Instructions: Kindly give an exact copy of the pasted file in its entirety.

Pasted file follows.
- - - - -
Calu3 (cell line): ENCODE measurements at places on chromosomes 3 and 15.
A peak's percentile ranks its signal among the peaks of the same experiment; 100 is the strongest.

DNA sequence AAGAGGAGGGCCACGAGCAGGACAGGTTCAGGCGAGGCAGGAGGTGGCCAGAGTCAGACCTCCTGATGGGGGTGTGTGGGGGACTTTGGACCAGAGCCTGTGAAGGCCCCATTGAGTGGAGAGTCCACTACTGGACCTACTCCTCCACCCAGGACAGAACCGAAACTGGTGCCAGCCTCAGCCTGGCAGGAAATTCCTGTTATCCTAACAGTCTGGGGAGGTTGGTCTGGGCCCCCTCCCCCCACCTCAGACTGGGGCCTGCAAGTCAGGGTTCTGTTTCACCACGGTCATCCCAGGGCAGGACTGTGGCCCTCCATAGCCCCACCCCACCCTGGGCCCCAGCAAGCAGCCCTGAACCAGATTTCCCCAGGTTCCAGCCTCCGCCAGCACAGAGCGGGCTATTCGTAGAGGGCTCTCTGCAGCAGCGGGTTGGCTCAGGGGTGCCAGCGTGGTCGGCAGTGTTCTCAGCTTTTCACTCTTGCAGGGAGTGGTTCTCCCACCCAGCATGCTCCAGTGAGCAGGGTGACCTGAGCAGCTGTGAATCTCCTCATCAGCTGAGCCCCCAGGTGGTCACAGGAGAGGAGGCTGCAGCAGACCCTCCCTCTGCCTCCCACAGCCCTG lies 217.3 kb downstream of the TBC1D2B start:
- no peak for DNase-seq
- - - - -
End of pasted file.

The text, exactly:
Calu3 (cell line): ENCODE measurements at places on chromosomes 3 and 15.
A peak's percentile ranks its signal among the peaks of the same experiment; 100 is the strongest.

DNA sequence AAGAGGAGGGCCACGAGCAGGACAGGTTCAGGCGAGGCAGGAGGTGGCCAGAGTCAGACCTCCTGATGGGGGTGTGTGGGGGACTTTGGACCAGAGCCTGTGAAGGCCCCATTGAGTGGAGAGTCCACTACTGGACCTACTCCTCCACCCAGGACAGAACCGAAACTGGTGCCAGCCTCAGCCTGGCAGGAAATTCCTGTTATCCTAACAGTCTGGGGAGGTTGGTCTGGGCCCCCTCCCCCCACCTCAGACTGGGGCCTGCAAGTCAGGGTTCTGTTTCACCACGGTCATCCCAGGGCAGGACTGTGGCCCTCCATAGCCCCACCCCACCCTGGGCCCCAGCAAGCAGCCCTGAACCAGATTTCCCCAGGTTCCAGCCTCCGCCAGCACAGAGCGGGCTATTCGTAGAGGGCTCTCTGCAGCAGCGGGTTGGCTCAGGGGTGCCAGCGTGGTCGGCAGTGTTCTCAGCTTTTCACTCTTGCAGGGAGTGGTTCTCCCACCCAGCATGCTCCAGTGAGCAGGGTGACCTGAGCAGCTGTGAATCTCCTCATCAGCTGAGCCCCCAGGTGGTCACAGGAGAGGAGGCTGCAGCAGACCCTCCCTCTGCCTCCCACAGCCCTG lies 217.3 kb downstream of the TBC1D2B start:
- no peak for DNase-seq